Arthritis is the leading cause of disability in the United States. In total, the treatment and toll of this progressive disease costs our country about $86 billion per year, a figure expected to rise as Baby Boomers age. Among the many approaches to disease management, exercise has been shown to reduce pain, delay disability, and improve physical function, muscle strength, and quality of life. Yet, despite such compelling, well-documented benefits, rates of participation in regular exercise are lower among individuals with arthritis than those without it.
Understanding what motivates and enables some people with arthritis to exercise, and what prevents others, is the focus of a study featured in the August 2006 issue of Arthritis Care & Research (http://www.interscience.wiley.com/journal/arthritiscare). Conducted at the University of South Carolina, and supported by a grant from the Centers for Disease Control and Prevention and the Association of Schools of Public Health, its findings have direct implications for how to market exercise to arthritis patients, how to tailor exercise programs to their challenges, and how to encourage and sustain their participation.
To identify the perceived barriers to and benefits of exercise among people with arthritis, 68 people with arthritis were divided into 12 focus groups. To help participants feel more comfortable and willing to talk openly, the groups were segmented by exercise status, socioeconomic status, and race. Each focus group came together and discussed their perceptions of exercise, as well as their experiences. Each discussion was transcribed and coded by two people. Following the sessions, NVivo software was used to extract themes for exercisers with arthritis, defined by participation in moderate activities on at least 3 days per week for 30 minutes per day or vigorous activities on at least 3 days per week for 20 minutes per day or strength training on at least 3 days per week for 20 minutes per day, and for non-exercisers with arthritis. Among them:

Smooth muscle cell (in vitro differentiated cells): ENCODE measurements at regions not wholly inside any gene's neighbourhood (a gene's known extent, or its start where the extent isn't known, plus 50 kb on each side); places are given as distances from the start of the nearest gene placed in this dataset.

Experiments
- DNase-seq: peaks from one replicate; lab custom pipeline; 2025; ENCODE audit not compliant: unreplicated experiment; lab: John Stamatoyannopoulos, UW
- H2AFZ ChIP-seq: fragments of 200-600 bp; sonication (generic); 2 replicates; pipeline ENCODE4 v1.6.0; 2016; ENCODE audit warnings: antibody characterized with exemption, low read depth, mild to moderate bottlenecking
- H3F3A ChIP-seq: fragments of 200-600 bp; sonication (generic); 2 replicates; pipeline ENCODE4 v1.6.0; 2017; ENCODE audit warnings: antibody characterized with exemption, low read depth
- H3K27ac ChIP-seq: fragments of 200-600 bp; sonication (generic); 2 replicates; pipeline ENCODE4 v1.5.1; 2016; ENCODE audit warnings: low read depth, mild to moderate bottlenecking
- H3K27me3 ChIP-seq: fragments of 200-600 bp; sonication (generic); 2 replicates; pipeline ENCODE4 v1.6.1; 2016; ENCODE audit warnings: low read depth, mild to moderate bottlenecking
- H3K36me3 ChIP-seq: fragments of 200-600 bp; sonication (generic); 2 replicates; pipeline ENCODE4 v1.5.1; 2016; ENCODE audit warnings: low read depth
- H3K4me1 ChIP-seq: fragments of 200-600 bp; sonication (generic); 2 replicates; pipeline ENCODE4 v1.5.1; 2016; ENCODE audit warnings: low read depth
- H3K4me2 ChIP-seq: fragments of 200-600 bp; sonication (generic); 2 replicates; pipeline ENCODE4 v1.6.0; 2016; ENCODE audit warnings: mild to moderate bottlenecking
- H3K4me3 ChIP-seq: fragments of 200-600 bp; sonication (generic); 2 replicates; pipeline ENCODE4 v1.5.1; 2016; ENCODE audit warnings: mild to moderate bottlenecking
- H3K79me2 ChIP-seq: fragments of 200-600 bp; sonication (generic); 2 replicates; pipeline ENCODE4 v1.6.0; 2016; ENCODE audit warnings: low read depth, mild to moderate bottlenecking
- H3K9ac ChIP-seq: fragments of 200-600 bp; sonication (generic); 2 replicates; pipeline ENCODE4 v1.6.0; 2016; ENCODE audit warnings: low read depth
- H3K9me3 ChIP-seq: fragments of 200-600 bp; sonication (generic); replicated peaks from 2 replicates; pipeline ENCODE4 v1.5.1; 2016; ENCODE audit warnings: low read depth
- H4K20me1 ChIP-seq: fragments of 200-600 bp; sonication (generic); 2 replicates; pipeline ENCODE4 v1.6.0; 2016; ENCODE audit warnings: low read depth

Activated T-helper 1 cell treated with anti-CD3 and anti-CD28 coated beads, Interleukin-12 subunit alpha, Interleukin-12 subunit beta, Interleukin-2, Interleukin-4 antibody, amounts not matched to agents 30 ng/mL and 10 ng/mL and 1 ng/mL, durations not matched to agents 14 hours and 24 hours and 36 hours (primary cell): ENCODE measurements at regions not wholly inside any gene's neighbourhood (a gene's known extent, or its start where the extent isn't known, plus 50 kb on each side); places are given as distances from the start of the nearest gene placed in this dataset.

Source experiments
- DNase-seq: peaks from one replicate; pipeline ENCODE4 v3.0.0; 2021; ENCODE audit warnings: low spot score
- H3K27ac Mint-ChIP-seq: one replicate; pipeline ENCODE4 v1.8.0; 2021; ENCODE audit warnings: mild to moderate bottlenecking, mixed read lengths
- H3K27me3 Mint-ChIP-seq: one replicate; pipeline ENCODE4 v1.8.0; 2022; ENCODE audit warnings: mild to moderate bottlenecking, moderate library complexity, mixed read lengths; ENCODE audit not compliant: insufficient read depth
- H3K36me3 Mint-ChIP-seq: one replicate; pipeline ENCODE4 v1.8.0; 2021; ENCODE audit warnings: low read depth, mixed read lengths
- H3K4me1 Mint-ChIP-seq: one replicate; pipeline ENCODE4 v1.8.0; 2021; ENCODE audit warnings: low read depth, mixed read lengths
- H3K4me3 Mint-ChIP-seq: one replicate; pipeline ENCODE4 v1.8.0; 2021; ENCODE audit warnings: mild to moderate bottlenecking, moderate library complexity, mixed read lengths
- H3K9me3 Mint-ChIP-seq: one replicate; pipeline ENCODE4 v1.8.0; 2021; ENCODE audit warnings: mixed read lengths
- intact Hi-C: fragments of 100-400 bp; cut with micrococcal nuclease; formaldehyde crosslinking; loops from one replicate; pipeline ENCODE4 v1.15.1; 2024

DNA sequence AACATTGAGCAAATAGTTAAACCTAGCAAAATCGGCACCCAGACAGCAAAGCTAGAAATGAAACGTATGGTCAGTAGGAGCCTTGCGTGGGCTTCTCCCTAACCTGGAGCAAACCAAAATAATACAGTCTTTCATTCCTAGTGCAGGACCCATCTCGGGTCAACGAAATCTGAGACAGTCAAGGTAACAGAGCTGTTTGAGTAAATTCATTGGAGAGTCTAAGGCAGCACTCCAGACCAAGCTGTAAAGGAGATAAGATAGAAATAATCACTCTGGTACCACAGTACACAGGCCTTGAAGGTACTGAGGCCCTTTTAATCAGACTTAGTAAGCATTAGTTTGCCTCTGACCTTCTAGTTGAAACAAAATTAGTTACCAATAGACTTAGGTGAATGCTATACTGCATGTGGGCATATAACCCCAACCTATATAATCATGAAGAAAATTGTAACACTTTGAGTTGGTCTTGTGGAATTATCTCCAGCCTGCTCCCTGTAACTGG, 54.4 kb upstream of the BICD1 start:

"Our findings provide useful information for understanding the experiences with and beliefs about exercise among persons with arthritis," notes study author, Sara Wilcox, Ph.D., "and informing recruitment and intervention strategies." To increase the rates of regular exercise among arthritis patients, Dr. Wilcox and her colleagues offer concrete recommendations for health care professionals and communities, including:
Article: "Perceived Exercise Barriers, Enablers, and Benefits Among Exercising and Nonexercising Adults With Arthritis: Results From a Qualitative Study," Sara Wilcox, Cheryl Der Ananian, Jill Abbott, JoEllen Vrazel, Cornelia Ramsey, Patricia A. Sharpe, and Teresa Brady, Arthritis Care & Research, August 2006; (DOI: 10.1002/art.22098).
Last reviewed: By John M. Grohol, Psy.D. on 21 Feb 2009
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